Latest update: April 4th, 2012
Readers, what would you have said or done?
When my married daughter called to say that her family would be coming for Shabbos, I decided to indulge in taking Friday off from work. I could have managed regardless, but this way I would be less pressured and more relaxed when my “guests” showed up.
At midday I decided to run out to pick up a couple of extra items. As I walked the busy shopping district, I scanned the street vendors’ floral wares to see if any of their arrangements was particularly inviting. Most were just the unexciting usual bunches of carnations. But then I spotted a bouquet that had just the right combination of color and textures. It was as though it had been assembled for my selective taste, and there was just this one-of-a-kind among the many plain bunches. Happily, I paid the $10 cost and made my way to the city bus stop to catch my bus home.
As I walked through the moving bus in search of a seat, I realized to my chagrin that I had left the flowers at the stop where I had laid them down on the bench beside me. Deeply disappointed, I considered getting off at the next stop and going back to retrieve my pretty, hard-to-come-by bundle.
It took me no time to reach a decision. A man who had been walking behind me took a seat across from me, and in his lap he cradled none other than my beautiful Shabbos flowers, looking mighty pleased with himself at that.
I tried looking at the bright side: I was saved the trouble of taking the time to go back to find nothing.
No, I did not speak up to say what I was thinking, “Excuse me, sir, but the bunch of flowers you are holding is mine. You mind ?” This was a prefect stranger and I wasn’t about to create an uncomfortable scene. (Picture me, a petite woman, he big, broad, and leave-the-rest-to-your-imagination.)
As it happens, my daughter and family brought a beautiful arrangement of flowers that graced our Shabbos table.
How would you have handled the situation? Just wondering…
10 bucks short but played it safe
I’d give you a ten for your attitude and for the way you handled yourself. And I’ll bet that your daughter’s flowers were all the more appreciated.
There is a woman I have been friends with for years. We both got married at approximately the same time, and both of us subsequently divorced, after discovering that we erred in our choice. (I’m writing this in brief, but – talking for myself – the serious issues I confronted made working things out impossible.)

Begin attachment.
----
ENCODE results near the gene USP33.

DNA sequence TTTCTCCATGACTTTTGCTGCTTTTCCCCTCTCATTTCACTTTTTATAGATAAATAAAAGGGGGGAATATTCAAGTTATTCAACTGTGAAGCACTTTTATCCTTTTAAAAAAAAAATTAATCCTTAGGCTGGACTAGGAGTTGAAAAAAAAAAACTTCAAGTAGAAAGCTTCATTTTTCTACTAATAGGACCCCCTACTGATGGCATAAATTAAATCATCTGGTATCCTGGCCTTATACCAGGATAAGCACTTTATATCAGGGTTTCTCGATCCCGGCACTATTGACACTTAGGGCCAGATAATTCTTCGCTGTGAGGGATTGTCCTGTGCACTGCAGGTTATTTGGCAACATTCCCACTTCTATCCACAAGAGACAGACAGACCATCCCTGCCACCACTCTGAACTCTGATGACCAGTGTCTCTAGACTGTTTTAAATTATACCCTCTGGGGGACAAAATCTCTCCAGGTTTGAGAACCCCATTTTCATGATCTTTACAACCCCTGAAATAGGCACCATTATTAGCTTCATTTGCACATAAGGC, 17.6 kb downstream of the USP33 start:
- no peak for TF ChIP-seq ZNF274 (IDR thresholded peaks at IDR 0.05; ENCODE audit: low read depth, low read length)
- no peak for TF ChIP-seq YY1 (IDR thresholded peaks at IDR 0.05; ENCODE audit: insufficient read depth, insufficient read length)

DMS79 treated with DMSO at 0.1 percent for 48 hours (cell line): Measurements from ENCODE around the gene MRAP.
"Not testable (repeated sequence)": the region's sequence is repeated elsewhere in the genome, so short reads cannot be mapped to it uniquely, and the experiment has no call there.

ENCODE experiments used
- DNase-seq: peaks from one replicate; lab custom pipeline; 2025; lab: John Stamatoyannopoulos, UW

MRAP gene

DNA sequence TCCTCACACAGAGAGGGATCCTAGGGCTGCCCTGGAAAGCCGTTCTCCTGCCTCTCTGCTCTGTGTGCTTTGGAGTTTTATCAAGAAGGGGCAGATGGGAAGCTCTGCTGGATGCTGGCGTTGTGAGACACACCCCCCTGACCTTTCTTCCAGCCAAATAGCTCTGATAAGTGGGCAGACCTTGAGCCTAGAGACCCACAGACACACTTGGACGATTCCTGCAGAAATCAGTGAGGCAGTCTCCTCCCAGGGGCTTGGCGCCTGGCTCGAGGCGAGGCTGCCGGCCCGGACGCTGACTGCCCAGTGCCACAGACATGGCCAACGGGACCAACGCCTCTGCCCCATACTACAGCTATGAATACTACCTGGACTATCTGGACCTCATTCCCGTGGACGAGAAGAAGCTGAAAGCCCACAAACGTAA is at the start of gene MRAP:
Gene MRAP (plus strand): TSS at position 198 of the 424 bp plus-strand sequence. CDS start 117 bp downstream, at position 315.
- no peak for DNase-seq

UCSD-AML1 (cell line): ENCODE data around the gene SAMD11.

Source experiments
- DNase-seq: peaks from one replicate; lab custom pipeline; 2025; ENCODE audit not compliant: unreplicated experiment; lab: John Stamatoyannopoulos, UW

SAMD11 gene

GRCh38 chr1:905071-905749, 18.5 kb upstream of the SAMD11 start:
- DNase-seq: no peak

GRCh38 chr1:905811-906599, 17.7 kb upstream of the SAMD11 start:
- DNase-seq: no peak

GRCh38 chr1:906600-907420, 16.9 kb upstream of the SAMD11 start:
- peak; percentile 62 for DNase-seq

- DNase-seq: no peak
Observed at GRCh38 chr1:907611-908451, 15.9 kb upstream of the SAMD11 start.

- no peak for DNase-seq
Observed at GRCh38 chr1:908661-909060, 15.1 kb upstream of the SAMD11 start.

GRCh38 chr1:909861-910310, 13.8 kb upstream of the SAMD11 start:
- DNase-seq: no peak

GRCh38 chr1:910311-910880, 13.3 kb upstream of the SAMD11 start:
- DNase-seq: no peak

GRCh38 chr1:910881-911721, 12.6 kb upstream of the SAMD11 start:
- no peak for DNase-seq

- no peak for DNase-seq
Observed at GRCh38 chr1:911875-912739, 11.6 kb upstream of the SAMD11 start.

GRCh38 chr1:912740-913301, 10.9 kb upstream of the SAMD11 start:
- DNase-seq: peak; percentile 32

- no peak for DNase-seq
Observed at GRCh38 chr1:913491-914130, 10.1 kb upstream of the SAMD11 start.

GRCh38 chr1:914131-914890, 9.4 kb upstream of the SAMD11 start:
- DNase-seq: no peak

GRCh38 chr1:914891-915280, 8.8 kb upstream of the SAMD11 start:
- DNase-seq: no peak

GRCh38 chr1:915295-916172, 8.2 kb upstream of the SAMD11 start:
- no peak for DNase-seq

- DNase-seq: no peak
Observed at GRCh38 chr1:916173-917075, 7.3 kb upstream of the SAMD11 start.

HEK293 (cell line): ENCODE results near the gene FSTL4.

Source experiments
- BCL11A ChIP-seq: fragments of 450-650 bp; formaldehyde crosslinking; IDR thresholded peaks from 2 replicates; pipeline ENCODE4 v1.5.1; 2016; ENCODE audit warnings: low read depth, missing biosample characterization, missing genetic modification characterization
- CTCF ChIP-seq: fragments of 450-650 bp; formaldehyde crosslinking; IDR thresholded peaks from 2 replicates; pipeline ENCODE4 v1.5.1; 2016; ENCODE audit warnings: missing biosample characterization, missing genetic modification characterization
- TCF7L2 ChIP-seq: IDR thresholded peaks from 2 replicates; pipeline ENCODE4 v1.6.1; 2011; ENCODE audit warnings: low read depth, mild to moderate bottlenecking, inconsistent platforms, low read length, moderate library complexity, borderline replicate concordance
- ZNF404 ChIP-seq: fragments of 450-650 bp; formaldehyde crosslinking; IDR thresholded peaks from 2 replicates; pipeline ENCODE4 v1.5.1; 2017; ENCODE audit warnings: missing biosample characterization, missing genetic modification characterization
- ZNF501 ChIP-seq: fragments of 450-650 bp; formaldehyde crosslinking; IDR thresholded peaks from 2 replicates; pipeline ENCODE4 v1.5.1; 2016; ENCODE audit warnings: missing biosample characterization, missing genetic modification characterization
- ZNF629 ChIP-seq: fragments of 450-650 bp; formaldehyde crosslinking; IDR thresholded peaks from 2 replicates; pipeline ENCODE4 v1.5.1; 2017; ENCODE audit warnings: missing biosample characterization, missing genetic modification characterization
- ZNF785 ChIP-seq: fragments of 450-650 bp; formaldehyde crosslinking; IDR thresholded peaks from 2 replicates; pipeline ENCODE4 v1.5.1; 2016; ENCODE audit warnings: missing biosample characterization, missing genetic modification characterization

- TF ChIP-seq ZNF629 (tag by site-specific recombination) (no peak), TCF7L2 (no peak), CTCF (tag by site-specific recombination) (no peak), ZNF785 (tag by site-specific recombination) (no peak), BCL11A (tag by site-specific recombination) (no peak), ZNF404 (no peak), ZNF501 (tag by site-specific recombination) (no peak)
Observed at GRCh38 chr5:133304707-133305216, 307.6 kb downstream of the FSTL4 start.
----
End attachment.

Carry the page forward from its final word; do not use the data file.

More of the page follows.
A couple of years later, now older and wiser, I was introduced to my close friend’s ex and we hit it off right away. I called my friend to seek her advice. We had a lengthy schmooze and she was blunt and upfront with me: he hadn’t been for her but he might be right for me.
After some further inquiry and investigation, we got engaged. (My friend, too, met her second zivug and we are slated to be married just days apart from one another.)
My dilemma? My future husband is uneasy with my relationship and wants me to drop the friendship.
What do you think I should do?
True friendships are hard to come by
The only true friendship that should concern you at this time is the married kind, the one you will hopefully share for the rest of your life with your husband. His demand is reasonable under the circumstances. One can hardly blame him, and it may be healthier for all of you if you cooled it with your girlfriend. She will certainly understand and probably be more comfortable, as well.
I work all week, and when it comes to Shabbos I am pooped. It’s all I can do to get through Friday nights before dropping from exhaustion. On Shabbos afternoons, I don’t go anywhere before I’ve had my nap.
As a divorcee with no family to wait on, the napping and sleeping should be easy for me. However, another single woman down the block keeps popping by for impromptu visits and lingers for hours on end. She is obviously in need of company, yet it is all I can do to keep my eyes open and give her the attention she longs for.
There have been times when I just didn’t answer the door, but then we would meet and she would ask me where I’d been, and I find it difficult to fib and make up stories. And then there’s the guilt
But, Rachel, I’ve heard it all before. She is mired in self-pity and just repeats her frustrations, almost getting me to feel sorry for myself. Aside from our single status, we don’t have much in common. When I tell her that I’m tired and want to catch up on some sleep, she berates me for not being outgoing and social enough.
How do I let this person know that I need my privacy and my rest – without hurting her feelings?
Not getting enough sleep
There is no sense in fostering a relationship that leaves you uninspired, depressed and tired.
You’ve already told her you need your rest. Don’t answer the door, and if confronted at some later time, just say that you must have been sleeping when she came “a- knocking.”
Consider inviting her to share your Shabbos meal; it may serve to assuage your guilt. This way you can play hostess with a smile for the duration of dinner, and afterwards excuse yourself with, “Can’t keep my eyes open You’re welcome to stay on and let yourself out Just lock the door behind you.”
* * * * *
Readers’ opinions and contributions welcome… email@example.com or by mail to Rachel/Chronicles, c/o The Jewish Press, 338 Third Ave., Brooklyn, N.Y. 11215Rachel
About the Author: We encourage women and men of all ages to send in their personal stories via email to firstname.lastname@example.org or by mail to Rachel/Chronicles, c/o The Jewish Press, 4915 16th Ave., Brooklyn, N.Y. 11204. If you wish to make a contribution and help agunot, your tax-deductible donation should be sent to The Jewish Press Foundation. Please make sure to specify that it is to help agunot, as the foundation supports many worthwhile causes.
If you don't see your comment after publishing it, refresh the page.